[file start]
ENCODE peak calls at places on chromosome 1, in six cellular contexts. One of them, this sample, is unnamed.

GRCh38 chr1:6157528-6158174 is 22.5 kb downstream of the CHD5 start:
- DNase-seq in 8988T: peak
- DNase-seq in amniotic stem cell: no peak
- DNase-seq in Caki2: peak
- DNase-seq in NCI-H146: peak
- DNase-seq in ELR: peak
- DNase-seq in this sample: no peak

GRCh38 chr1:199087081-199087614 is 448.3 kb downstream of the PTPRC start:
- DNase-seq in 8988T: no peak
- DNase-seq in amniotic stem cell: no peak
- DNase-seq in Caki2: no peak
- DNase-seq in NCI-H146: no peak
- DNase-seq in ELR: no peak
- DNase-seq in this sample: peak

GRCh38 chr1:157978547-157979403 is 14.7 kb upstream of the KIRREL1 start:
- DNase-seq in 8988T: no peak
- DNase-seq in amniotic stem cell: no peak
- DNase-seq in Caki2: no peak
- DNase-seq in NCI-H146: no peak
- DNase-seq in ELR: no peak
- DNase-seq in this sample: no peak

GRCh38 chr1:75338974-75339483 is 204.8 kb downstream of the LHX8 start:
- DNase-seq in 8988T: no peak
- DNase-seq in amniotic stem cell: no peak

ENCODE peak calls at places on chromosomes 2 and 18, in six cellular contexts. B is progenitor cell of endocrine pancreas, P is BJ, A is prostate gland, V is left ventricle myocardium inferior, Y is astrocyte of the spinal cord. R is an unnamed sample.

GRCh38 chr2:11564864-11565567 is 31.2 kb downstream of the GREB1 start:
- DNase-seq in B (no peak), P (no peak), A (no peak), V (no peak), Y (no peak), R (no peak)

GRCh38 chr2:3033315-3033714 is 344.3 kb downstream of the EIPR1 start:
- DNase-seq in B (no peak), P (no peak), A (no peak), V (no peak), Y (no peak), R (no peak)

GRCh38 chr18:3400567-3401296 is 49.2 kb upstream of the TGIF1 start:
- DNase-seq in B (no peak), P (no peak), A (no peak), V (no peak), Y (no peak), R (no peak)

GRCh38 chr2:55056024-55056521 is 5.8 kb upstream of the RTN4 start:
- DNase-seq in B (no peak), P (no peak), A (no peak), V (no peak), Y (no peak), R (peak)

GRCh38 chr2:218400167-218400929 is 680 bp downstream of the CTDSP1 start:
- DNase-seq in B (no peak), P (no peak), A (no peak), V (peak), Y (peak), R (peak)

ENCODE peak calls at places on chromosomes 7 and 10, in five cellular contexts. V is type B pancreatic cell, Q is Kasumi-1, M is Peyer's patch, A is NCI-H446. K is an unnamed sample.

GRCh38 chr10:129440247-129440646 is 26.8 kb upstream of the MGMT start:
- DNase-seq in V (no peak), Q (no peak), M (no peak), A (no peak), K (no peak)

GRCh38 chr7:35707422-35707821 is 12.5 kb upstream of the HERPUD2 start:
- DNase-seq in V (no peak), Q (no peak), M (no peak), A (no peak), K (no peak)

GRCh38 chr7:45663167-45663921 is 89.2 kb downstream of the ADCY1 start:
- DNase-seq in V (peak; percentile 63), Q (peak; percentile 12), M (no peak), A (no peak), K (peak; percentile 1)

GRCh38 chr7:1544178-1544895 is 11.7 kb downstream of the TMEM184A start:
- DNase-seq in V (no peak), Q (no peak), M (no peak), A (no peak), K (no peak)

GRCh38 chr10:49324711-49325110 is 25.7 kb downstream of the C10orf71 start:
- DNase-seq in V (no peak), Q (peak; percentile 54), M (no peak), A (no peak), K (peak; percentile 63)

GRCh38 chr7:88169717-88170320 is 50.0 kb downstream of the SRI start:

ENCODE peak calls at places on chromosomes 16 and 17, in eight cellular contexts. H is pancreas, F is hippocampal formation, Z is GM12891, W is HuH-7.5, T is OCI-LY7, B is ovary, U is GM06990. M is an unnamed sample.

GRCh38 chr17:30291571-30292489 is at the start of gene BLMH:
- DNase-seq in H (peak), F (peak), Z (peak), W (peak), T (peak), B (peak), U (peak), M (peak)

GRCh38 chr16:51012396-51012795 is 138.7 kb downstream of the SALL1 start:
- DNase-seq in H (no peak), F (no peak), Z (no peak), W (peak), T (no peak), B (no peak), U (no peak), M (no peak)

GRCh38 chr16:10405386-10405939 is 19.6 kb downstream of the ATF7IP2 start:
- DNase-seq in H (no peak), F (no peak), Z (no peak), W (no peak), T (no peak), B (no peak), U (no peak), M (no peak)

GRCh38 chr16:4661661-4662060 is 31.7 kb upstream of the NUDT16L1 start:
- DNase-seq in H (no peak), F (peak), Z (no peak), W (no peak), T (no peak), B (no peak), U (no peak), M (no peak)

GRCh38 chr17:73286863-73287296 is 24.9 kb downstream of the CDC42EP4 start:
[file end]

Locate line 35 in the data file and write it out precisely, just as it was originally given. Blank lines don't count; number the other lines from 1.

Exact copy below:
GRCh38 chr2:218400167-218400929 is 680 bp downstream of the CTDSP1 start: